U.S. speedskaters switching to old suits
Seattle Times news services
SOCHI, Russia — U.S. speedskaters will resume competition Saturday in an older racing suit from Under Armour, abandoning the apparel maker’s much-hyped high-tech Mach 39 suit that debuted at these Games.
“For the remainder of the Winter Olympic Games, Team USA speedskaters will be wearing the previously approved Under Armour skin suits used during recent World Cup competition,” Mike Plant of US Speedskating announced Friday.
Pressure to make the change built this week in the wake of the team’s disastrous performance thus far. No U.S. speedskater has medaled, including the world’s top-ranked skaters, Shani Davis and Heather Richardson. The suit became the leading suspect for the poor showing.
“We don’t think (the suits) are having any impact, but at the same time we want to make sure when our athletes get on that start line they have confidence and are ready to go,” said US Speedskating chief Ted Morris. “That’s priority No. 1.”
Pikus-Pace of U.S. takes silver in women’s skeleton
Lizzy Yarnold of Britain won gold in women’s skeleton, beating rival Noelle Pikus-Pace of the United States by a full second. It was Britain’s first gold medal in Sochi.
Winning the silver allowed Pikus-Pace to reach her goal of closing out her career with an Olympic medal. Elena Nikitina of Russia won the bronze.
An Olympic medal had eluded Noelle Pikus-Pace in the cruelest of ways. In 2005, a runaway bobsled struck her on a Canadian track, shattering her leg and causing her to miss the Turin Games in 2006. Five years later, she missed a medal by one-tenth of a second in Vancouver.
So, her jubilation was understandable Friday after she finished second in the women’s skeleton event. When the journey has been as heartbreaking and mettle-testing as Pikus-Pace’s, silver can look as good as gold.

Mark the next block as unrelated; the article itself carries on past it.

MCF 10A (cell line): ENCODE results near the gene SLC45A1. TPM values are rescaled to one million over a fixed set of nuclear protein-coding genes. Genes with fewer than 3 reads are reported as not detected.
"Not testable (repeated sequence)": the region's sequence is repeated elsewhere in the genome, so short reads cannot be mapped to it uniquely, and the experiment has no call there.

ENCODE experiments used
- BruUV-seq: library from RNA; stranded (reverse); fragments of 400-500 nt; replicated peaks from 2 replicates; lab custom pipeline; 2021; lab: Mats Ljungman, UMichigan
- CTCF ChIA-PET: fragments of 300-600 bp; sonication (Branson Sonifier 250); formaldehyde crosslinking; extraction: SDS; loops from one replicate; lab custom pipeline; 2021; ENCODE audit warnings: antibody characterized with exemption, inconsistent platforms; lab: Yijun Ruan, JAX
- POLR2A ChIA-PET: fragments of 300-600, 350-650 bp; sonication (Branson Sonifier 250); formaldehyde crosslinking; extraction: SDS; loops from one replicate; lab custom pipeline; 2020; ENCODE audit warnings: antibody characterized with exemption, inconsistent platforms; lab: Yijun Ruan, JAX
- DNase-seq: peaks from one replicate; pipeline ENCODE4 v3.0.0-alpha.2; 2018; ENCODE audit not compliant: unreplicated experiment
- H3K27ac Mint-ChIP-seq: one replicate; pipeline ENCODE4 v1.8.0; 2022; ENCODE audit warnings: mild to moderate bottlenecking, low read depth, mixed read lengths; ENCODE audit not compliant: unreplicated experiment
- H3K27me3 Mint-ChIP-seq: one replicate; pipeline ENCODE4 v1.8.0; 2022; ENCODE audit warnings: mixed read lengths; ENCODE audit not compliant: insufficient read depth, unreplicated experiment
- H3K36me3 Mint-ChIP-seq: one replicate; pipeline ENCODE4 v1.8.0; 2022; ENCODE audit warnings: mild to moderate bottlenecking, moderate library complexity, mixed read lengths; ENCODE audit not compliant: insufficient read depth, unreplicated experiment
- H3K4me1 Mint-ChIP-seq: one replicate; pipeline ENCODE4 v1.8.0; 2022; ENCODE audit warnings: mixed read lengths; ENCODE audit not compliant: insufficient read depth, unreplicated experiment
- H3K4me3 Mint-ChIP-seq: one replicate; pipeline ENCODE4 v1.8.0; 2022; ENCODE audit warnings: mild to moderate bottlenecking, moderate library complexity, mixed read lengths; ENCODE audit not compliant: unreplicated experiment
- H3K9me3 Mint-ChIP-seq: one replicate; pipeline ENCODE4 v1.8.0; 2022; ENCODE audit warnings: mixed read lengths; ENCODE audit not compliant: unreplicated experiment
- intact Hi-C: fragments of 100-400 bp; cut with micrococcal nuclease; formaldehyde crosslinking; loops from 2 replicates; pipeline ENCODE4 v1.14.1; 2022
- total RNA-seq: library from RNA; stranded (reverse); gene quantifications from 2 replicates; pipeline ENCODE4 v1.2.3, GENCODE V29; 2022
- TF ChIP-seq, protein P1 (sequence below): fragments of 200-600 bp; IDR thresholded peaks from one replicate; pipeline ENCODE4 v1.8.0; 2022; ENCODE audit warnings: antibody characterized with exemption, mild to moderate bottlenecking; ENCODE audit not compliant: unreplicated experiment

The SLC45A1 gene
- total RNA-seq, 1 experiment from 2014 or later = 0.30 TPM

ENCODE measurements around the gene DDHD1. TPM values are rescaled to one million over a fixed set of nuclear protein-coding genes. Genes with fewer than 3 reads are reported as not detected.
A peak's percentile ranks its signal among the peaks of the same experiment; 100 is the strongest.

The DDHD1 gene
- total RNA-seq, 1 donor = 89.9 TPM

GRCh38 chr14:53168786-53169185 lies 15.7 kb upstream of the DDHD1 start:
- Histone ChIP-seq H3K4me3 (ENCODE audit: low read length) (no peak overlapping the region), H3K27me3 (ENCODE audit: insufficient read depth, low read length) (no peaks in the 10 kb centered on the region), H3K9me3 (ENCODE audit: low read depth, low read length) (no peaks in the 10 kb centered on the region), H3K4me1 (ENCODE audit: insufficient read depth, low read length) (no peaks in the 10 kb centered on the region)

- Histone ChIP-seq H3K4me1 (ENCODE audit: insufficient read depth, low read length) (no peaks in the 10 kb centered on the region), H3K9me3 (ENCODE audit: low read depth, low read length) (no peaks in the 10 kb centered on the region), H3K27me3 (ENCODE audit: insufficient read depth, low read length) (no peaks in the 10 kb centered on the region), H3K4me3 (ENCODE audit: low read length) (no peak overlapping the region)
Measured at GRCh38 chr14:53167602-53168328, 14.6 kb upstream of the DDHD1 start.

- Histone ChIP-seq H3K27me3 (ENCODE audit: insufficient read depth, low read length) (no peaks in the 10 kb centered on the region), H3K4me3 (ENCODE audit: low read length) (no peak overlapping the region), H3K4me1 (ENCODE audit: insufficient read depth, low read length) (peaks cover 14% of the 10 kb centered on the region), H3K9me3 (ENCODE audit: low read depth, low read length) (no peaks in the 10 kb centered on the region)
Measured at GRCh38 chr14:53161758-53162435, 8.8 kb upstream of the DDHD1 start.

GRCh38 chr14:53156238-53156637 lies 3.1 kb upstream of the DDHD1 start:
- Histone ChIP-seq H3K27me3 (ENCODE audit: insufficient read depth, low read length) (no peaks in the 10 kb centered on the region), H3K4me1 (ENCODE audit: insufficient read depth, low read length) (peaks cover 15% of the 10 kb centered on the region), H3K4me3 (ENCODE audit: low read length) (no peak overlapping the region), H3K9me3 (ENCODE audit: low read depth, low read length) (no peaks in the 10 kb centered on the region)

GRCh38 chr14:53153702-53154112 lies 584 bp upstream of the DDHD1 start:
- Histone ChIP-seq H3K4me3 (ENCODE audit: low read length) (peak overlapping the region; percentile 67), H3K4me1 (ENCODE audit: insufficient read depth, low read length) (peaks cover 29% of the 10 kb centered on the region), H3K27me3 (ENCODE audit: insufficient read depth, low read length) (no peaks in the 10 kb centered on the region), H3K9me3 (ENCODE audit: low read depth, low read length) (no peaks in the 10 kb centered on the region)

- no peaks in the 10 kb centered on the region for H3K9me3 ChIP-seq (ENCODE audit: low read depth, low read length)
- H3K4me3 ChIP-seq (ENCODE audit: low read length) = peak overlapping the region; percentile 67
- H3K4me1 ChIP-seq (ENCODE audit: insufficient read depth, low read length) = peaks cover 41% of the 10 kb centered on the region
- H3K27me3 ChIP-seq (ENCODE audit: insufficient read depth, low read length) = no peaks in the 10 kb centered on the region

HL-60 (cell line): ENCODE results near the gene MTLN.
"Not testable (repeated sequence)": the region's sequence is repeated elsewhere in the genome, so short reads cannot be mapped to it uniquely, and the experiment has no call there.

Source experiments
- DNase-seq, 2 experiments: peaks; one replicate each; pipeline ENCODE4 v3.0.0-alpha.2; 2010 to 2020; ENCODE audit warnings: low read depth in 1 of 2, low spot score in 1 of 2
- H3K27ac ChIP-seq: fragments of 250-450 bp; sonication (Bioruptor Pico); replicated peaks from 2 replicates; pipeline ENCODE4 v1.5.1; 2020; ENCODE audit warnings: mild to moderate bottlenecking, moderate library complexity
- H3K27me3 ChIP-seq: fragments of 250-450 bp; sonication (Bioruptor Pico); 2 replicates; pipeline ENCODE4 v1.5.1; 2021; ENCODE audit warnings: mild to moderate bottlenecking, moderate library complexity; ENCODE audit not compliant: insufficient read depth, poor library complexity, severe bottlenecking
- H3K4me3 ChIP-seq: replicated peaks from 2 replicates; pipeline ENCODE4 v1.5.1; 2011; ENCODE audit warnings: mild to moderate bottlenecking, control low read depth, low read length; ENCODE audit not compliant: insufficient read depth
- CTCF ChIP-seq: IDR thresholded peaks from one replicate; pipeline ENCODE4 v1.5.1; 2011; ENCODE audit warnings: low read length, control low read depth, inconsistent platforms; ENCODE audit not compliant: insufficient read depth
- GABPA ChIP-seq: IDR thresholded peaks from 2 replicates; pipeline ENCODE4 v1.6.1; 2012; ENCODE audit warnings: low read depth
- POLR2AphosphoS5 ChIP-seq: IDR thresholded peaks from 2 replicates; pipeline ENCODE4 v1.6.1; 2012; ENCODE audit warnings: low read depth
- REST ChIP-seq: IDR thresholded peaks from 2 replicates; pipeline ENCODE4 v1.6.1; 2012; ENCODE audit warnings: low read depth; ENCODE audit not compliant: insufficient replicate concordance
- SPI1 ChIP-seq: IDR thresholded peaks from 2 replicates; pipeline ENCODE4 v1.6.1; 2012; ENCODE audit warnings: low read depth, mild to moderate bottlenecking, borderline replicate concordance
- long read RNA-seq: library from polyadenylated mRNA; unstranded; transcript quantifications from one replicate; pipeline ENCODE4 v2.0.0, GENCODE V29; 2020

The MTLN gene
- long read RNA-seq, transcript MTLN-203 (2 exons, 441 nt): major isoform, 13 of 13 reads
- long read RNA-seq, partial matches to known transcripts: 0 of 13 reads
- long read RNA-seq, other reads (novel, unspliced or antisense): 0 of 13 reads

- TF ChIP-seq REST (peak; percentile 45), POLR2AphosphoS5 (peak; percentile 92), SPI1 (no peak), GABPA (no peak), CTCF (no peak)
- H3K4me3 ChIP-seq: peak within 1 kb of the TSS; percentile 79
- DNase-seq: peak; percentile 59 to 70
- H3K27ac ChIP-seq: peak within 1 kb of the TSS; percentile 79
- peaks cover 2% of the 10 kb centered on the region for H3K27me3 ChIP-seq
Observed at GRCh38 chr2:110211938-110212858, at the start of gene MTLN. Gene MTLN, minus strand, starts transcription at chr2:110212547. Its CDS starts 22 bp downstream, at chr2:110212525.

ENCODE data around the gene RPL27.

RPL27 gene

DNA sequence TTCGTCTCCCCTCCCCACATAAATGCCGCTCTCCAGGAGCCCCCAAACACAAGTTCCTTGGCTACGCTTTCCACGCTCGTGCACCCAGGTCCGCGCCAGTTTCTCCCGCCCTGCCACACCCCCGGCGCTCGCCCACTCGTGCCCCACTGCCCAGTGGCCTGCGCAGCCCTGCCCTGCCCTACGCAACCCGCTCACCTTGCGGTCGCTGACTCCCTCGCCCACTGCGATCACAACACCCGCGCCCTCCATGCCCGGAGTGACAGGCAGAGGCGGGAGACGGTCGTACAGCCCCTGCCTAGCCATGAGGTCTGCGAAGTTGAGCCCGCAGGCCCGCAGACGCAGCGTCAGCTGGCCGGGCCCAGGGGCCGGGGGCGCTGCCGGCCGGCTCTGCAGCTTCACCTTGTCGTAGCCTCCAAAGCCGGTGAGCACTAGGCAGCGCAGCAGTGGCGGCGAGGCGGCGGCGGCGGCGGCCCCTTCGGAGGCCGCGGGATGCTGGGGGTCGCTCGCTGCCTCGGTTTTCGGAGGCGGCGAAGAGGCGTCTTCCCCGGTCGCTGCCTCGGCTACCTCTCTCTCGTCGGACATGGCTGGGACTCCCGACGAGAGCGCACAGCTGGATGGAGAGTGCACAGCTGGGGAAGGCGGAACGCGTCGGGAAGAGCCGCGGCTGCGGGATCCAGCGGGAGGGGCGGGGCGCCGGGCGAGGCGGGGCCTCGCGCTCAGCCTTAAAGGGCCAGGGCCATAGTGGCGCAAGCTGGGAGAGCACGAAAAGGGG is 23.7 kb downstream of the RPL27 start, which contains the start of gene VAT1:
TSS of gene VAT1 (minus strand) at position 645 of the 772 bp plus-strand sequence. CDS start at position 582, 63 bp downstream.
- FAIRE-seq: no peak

“This is better than gold for me,” she said, through a mixture of tears and laughter. “I’m trying to take it in and I just can’t.”
Japan teen a surprise with figure-skating gold
Yuzuru Hanyu of Japan held off the presumptive favorite, Patrick Chan of Canada, to earn the gold medal in men’s figure skating after both skaters stumbled during Friday’s long program.
Hanyu overcame a pair of falls to become the first Asian man to win an Olympic title in men’s figure skating. It capped a remarkable journey for Hanyu, whose training was disrupted in 2011 by the Japanese earthquake, tsunami and nuclear disaster.
The 19-year-old Hanyu claimed the men’s title one day after Russian great Evgeni Plushenko withdrew from the Olympics because of injury.
World silver medalist Denis Ten of Kazakhstan took bronze.
Switzerland’s Viletta stuns super-combined field
Sandro Viletta of Switzerland stunned the favorites to win the gold medal in the super-combined competition. Viletta finished the downhill and slalom runs in a combined time of 2 minutes, 45.20 seconds. Ivica Kostelic of Croatia earned the silver and Christof Innerhofer of Italy got bronze.
In 100 career World Cup races, Viletta has accumulated all of one victory. But after having only the 14th-best time in the morning’s downhill leg, he was second-best in the afternoon’s slalom.
In other events
• In men’s hockey, defending gold medalist Canada topped Austria 6-0 in the preliminary rounds of men’s hockey. Also, Sweden beat Switzerland 1-0, the Czech Republic downed Latvia 4-2 and Finland defeated Norway 6-1.
The United States meets Russia in a much anticipated Group A match Saturday.
• Skier Alla Tsuper of Belarus pulled off a stunning upset to win gold in women’s aerials to beat a field that included defending Olympic champion Lydia Lassila of Australia and two-time Olympic medalist Li Nina of China, who finished fourth.
The 34-year-old Tsuper was the only one of the top four to execute a clean landing in the Super Final. Xu Mengtao of China won silver and Lassila, the gold medalist in Vancouver, took the bronze.